Kaikio‘ewa (by this time a chief counselor of Kamehameha’s) then lived a life of self-indulgence, drinking with liquor merchants and foreign traders in Lahaina, Maui.
But his days of ease ended in 1819, when he once more answered a call to arms to help put down an insurrection on the Big Island led by Kekuaokalani, who sought to restore the ancient kapu system that had recently been abolished by Liholiho (Kamehameha II) at the urging of his foster-mother Ka‘ahumanu and his birth mother Keopuolani.
In subsequent fighting during November of 1819, Kaikio‘ewa was wounded in the calf.
Warfare entered Kaikio‘ewa’s life again in August of 1824, when he and his men sailed to Kaua‘i with reinforcements from O‘ahu and Maui to quell a rebellion of Kaua‘i chiefs commanded by Prince George Kaumuali‘i, King Kaumuali‘i’s son.
Shortly thereafter, the rebels were defeated in battle above the eastern side of Hanapepe Valley about two miles inland. More than 130 insurgents were slaughtered, against the loss of only one government warrior.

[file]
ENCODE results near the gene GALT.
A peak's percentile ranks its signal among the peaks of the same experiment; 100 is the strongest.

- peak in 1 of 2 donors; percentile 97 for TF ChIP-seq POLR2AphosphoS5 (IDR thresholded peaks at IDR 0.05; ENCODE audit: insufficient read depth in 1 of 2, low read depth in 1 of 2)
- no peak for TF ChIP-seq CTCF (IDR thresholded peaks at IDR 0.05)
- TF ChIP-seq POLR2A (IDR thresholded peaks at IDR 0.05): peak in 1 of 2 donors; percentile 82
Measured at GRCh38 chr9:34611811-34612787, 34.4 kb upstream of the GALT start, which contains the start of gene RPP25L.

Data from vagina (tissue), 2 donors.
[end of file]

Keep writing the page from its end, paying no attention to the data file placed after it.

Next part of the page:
As a consequence Kaua‘i’s defeat, Kaua‘i lost the independence it had enjoyed under King Kaumuali‘i and virtually all of its ali‘i were deported, regardless of whether they had sided with the rebels, or had been loyal to the government.
Kaua‘i was then parceled out to windward chiefs, and Kaikio‘ewa was appointed Governor of Kaua‘i, a position he would hold for the next 15 years.
As the governor of a subjugated island, Kaikio‘ewa’s power was absolute. Decisive and firm, his very word was law.
Deborah Kapule, Kaua‘i’s last queen, discovered the strength of Kaikio‘ewa’s authority first hand.
Likely as a result of her having taken part in a skirmish on the side of government forces at the Russian Fort in Waimea during the 1824 rebellion, Deborah Kapule had not been banished from Kaua‘i, where she continued to retain the allegiance and esteem of Kaua‘i’s people in spite of Kaikio‘ewa’s sovereignty.
Over time, Kaikio‘ewa grew increasingly jealous of her popularity, until he eventually arrested her, seized her property, and deported her to Honolulu around 1837. Fortunately for her, missionary Rev. William Richards and King Kamehameha III intervened on her behalf, her properties were restored to her, and she returned to Kaua‘i.